How to Open Bank Accounts in the U.S. as a Nonresident

Shannon Brady
Writer & Editor

Different banks and credit unions may require different document requirements and processes for nonresidents opening accounts, so check in advance about the location you use before you apply. These are some common requirements to start working from.

J-1 exchange visitors, you should keep in mind that, as nonresidents of the United States, the requirements for you to open an account at a U.S. bank or credit union are stricter than the requirements for U.S. citizens or permanent residents. You will need to present several forms of identification, and will also most likely be required to appear in person at a branch location to complete an application, meaning that creating an account with online-only banks may not be possible. You can also expect some locations to require a minimum deposit or proof of funds.

In addition to providing your full legal name, date of birth, and valid home address, you will also need to show photo identification that contains a numeric identity. For this you may use a valid passport or other government-issued ID from your home country, the alien identification number from a green card, work visa, or student ID. Be sure to bring the original documents, because photocopies will not be accepted.

You must be living in the U.S. in order to open an account, and you should be prepared to provide both your foreign address and your U.S. address. For your foreign home address, you should include your building name or number, street name, city or town, state or province, and country. For your U.S. address, you should be prepared to present at least one of the following documents: government-issued ID with photo, work ID with address and photo, current utility bill with your name and address, or another document (such as a rental agreement) with your residence on it.

A post office box (P.O. box) or locally known mail drop location such as a mailbox is not an acceptable U.S. physical address.

In addition, you will need to present two forms of identification. Typically, only one form of primary ID and one form of secondary ID is required, but be prepared to present more if need be.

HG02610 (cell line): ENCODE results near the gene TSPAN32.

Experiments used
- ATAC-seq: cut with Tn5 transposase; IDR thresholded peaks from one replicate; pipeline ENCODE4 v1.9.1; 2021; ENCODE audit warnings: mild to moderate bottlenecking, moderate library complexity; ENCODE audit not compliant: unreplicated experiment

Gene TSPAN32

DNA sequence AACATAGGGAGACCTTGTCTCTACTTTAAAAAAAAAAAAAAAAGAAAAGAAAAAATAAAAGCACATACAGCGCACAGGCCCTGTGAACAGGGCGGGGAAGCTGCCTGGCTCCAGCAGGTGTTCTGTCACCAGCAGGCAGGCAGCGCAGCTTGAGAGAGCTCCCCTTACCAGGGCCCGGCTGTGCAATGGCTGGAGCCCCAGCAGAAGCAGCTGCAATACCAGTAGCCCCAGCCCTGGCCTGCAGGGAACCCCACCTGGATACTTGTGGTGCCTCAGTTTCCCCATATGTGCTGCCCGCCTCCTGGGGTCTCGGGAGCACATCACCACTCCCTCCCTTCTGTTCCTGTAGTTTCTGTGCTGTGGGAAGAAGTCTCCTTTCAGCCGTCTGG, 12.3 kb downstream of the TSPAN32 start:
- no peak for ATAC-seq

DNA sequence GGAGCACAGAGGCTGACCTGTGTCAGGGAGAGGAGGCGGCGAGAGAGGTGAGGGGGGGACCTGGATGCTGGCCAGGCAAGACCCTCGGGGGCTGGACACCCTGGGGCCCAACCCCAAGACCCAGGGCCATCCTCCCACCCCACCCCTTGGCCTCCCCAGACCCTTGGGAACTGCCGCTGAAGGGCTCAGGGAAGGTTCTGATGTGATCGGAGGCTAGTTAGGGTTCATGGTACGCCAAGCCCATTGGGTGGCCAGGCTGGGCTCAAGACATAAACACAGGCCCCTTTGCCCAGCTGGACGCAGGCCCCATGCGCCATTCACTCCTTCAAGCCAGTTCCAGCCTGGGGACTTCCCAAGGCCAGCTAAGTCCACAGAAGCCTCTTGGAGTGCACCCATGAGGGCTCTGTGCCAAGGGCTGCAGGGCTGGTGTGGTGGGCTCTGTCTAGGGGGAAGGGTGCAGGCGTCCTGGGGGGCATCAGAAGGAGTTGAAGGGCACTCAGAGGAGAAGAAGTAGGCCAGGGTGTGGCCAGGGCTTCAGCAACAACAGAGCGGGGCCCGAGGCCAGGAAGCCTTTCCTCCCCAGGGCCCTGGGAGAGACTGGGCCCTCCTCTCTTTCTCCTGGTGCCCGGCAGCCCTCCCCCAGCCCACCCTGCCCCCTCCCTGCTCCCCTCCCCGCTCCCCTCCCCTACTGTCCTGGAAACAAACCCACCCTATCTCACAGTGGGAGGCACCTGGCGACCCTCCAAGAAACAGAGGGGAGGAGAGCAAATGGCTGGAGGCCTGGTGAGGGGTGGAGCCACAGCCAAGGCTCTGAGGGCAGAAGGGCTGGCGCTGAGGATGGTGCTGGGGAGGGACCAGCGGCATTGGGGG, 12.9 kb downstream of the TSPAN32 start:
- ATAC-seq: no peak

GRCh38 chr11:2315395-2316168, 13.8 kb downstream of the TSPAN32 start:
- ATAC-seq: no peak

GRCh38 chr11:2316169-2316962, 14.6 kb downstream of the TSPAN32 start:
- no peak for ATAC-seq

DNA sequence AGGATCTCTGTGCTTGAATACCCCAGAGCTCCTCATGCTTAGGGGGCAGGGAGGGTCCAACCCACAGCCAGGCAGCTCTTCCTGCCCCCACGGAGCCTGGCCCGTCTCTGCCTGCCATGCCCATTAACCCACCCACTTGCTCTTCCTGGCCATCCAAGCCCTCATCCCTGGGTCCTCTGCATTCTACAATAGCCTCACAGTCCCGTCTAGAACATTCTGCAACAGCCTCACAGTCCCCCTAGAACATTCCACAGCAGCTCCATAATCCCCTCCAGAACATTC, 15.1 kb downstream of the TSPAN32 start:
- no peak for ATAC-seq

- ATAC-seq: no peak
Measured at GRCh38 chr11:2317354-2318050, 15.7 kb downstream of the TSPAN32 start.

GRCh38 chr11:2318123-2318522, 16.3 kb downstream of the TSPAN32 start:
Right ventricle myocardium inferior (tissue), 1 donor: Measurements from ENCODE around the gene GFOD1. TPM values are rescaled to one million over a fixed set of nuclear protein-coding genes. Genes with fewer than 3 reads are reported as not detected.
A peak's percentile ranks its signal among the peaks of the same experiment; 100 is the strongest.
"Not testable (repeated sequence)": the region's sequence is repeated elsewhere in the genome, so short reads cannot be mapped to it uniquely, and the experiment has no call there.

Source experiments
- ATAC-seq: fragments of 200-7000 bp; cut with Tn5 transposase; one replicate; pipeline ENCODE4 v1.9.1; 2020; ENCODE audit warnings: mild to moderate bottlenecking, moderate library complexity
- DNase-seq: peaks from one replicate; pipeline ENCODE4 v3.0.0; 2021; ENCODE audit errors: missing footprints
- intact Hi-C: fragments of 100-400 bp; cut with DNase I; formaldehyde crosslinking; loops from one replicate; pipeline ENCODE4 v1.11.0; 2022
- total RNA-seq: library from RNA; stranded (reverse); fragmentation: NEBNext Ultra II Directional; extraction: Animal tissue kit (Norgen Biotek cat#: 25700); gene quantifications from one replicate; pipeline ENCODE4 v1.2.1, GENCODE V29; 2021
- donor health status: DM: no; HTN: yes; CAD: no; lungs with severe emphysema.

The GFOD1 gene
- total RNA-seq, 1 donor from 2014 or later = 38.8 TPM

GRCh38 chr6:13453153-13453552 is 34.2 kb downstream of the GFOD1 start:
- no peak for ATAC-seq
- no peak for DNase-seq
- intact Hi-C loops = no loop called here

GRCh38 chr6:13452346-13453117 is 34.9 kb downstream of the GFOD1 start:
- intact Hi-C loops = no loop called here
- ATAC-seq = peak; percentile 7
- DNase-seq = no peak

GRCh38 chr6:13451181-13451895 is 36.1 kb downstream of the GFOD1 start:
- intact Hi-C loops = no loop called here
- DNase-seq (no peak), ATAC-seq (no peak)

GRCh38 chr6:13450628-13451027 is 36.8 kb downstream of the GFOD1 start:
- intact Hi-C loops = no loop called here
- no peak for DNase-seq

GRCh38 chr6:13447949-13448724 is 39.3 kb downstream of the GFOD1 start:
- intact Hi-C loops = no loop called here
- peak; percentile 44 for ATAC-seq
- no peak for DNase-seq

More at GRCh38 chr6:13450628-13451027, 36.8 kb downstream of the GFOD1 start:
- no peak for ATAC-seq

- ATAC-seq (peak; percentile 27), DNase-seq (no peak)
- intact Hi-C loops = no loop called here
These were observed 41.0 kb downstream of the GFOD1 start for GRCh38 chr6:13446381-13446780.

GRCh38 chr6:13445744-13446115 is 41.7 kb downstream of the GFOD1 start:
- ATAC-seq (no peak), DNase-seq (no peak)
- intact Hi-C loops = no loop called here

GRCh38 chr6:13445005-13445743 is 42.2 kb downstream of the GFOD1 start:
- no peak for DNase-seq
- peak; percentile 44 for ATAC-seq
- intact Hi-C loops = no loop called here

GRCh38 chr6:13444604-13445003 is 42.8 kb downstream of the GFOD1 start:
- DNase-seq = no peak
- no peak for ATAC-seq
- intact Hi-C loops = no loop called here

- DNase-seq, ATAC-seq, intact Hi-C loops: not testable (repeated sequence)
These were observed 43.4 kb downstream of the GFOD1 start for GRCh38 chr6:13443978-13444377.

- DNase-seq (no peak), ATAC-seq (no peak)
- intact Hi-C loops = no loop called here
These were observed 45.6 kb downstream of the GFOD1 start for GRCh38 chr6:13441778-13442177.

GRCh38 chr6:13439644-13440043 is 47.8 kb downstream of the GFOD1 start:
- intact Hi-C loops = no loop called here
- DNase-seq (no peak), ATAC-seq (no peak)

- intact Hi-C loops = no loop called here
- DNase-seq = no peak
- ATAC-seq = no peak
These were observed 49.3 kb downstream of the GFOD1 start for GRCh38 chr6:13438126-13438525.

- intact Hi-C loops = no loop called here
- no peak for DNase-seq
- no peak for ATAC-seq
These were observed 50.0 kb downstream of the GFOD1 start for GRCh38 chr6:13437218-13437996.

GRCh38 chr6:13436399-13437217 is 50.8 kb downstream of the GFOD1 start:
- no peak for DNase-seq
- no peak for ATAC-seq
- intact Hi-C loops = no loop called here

Common forms of primary ID include:

  • Foreign passport with or without foreign visa (with photo)
  • U.S. Non-Immigrant visa and Border Crossing Card-DSP-150 (with photo) 
  • Consular ID (with photo)
  • Citizenship Certificate Card (with photo)

Common forms of secondary ID include:

  • Foreign driver’s license or U.S. driver’s license (with photo)
  • U.S. issued employment/work ID card or badge
  • Debit or major credit card with Visa® or Mastercard® logo
  • Major retail credit card from a nationally well-known company 
  • U.S. Department of State Diplomat ID
  • Voter registration card (with photo)

You may also present a Social Security number, or an individual taxpayer identification number, which can be issued by the IRS to nonresidents unable to get a Social Security number. These are not always essential to opening your account, but will increase your credibility with U.S. banks.

If you are still living in your home country, it may make the process less stressful for you to find a U.S.-based multinational bank that has branches where you live, and open an account with them before you leave for the United States. Having an already existing business relationship with an institution should make it easier to open another account at one of its U.S. branches.

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